In 2016 the Joburg Property Company (JPC) was one of the corporates that joined SAIBPP. Gaining such a weighty member was doubtless a massive vote of confidence in SAIBPP’s mission of championing transformation of the property sector. It was clearly a case of transformation values aligning perfectly.

To fully understand JPC’s worth as a member, one needs to look closely at this entity’s immense size and its mission. The JPC is a property agency of the City of Johannesburg (CoJ). “We are the only entity that is allowed to manage property on behalf of the City of Johannesburg. Under our custodianship we have 30 000 parcels of land, covering 77 000 hectares, valued at more than R8- billion, with a market value of R34-billion and municipal value of R8-billion,” says JPC CEO Helen Botes.

In terms of the day-to-day operations, the JPC provides the following services for CoJ’s property portfolio: asset management, property development, portfolio management, and facilities management, which includes trading and public transport.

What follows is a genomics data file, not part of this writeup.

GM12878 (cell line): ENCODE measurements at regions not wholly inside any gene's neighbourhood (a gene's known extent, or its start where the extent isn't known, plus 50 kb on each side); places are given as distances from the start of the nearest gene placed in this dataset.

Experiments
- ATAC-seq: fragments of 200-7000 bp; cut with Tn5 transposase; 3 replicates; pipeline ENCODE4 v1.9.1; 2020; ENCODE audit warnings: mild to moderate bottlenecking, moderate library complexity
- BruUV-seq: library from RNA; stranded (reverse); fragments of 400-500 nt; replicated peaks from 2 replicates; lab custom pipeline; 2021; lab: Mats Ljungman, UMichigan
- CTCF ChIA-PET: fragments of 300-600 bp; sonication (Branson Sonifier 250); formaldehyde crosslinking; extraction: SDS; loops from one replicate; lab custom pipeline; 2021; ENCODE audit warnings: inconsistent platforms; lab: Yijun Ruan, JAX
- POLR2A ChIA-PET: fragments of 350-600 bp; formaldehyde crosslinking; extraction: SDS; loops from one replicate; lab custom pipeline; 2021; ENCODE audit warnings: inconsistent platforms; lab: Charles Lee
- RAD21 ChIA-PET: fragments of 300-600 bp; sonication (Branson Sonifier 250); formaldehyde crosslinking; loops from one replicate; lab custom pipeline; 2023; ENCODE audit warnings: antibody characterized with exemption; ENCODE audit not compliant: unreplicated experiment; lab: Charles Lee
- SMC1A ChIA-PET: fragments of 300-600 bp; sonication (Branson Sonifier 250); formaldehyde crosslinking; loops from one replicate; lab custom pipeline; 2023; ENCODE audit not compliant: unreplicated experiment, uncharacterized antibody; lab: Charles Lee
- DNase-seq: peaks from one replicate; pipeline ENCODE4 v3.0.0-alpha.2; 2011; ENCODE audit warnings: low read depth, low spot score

The agency uses council-owned land assets to leverage private sector investment in public infrastructure. Some of the high-profile development championed by the JPC include the Newtown Junction shopping mall, the upgrade of the University of Johannesburg Soweto Campus and the building of a new, state of the-art Metro Centre in Braamfontein that will house council chambers.

The JPC is literally changing the city’s landscape, while helping the CoJ meet its service delivery objectives and to improve the living conditions of all residents. In terms of using property to transform the economic landscape of the city, the JPC ensures that municipal land allocated for development is serviced and, therefore, ready for proper use